Treasury Department Auctions:  The other agency very active in holding auctions is the Treasury Department, with roughly 300 sales per year. Treasury often offers in-person previews in California, Florida, New Jersey and Texas. Treasury auctions off "property forfeited as a result of violations of federal law enforced by the Department of Treasury or nonpayment of Internal Revenue Service taxes," according to its website. There are many categories of goods, including concrete items like antiques and coins but also less tangible property like stocks and patents.


Remember, you aren’t allowed to drive these vehicles, but you are granted access to them prior to the auction, and getting up close can reveal all kinds of hidden maladies. Look for things like paint overspray, uneven sheet metal, compromised suspension components, undercarriage rust, and anything else that looks out of place. Interior aroma is another major thing to watch out for, so be wary of things like gasoline aromas and mildew, because even though they may dissipate eventually, there’s a strong chance they represent a much larger issue.
It is the policy of the Longmont Police Department to allow a finder of property to claim found property. Every attempt will be made to locate the rightful owner. However a finder may claim found property, which will be available 60 days after the advertised date. The finder must make the request in writing. Employees of the City of Longmont cannot claim found property. If you have any questions, please email Property/Evidence Section.
When it comes to car auctions, try not to put all your eggs in one basket, because there will always be more chances to score a sweet ride on the cheap. Like gambling, it’s always good to have a limit in place before the bidding starts, because nothing sucks more than overspending on a car that only gets you halfway home before the damn transmission craps out.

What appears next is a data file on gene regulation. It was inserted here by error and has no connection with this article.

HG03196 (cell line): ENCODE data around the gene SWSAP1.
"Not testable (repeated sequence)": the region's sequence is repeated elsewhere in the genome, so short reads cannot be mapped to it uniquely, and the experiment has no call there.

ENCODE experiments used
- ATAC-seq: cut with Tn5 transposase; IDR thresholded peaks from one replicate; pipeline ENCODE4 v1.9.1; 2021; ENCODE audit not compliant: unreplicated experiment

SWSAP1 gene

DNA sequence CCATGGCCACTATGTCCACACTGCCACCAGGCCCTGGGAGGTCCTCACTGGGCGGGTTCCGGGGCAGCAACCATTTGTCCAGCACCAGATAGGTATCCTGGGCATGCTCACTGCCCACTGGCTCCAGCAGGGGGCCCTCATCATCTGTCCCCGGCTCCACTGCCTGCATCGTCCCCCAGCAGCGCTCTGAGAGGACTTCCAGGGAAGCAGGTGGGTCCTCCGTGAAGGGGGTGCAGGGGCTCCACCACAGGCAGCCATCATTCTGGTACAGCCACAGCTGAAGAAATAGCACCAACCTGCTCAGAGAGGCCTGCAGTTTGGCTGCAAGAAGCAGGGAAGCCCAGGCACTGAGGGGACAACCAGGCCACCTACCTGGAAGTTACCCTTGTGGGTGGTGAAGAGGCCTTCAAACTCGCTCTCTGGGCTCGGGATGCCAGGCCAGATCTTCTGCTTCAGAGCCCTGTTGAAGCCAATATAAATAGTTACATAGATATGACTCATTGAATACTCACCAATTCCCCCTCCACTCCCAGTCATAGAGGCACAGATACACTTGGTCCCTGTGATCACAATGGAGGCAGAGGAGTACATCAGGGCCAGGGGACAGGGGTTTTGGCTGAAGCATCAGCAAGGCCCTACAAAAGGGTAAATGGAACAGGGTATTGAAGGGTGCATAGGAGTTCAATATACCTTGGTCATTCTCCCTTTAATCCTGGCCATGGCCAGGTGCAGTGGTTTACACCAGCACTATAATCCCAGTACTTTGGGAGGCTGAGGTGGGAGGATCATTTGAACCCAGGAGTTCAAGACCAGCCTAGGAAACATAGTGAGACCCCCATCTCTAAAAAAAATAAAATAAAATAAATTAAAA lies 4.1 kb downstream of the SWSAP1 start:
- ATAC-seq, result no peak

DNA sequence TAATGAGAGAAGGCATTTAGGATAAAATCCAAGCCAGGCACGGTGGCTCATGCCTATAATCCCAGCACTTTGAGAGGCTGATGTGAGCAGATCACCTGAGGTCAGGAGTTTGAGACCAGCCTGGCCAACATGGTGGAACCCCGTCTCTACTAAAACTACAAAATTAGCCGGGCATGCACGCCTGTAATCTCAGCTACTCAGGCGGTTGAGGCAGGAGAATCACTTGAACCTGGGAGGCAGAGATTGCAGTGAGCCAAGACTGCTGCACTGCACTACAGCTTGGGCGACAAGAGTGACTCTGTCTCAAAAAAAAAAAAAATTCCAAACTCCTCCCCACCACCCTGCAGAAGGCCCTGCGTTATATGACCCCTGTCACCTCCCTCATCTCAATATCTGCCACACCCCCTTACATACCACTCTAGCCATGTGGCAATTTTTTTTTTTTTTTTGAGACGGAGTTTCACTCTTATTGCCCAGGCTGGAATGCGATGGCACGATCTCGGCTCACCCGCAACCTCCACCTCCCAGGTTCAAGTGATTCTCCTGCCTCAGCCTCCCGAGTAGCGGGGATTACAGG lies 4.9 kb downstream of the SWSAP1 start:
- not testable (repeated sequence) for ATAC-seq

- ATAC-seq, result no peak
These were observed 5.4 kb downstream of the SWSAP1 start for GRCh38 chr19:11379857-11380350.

Jim Meisman (owner) of Meisman has passed away and is selling everything at public auction. Meisman Trucking has been in business for over forty years and the auction will include: Kenworth W900L Truck Tractor w/ Cat C-16, Rock End Dump Trailers, Belly Dump, Equipment Trailers, Vehicles, Shop Equipment, Tools, Attachments, Truck Parts, Much More.
Always take a photo of the vehicle identification number (VIN) toward the base of the windshield on cars you want to bid on at auctions. After that, walk around and check places like door jams, under the hood, and inside trunk lids, where stickers with this number may also appear. If the numbers don’t match up, or are missing entirely it’s best to move on, because there’s probably a really bad reason why it’s like that.
We accept cash, MasterCard, Visa and debit cards. However, a valid credit card is required in order to bid, even if you will pay with cash. The credit card on file will be charged at the auction close. If you wish to pay with cash, please contact the auctioneer prior to the auction closing at (619) 265-0441. A $25.00 fee will be charged for credit cards that are declined. We do not accept checks, whether personal or business.

The goods you buy from government auctions are “as is.” Look on the “Terms and Conditions” page before bidding to understand the process. A typical auction page states, for example, that the auction site doesn’t guarantee the quality of the product in any way. Once you bid, you enter a legally binding contract, and you need to follow through with your bid.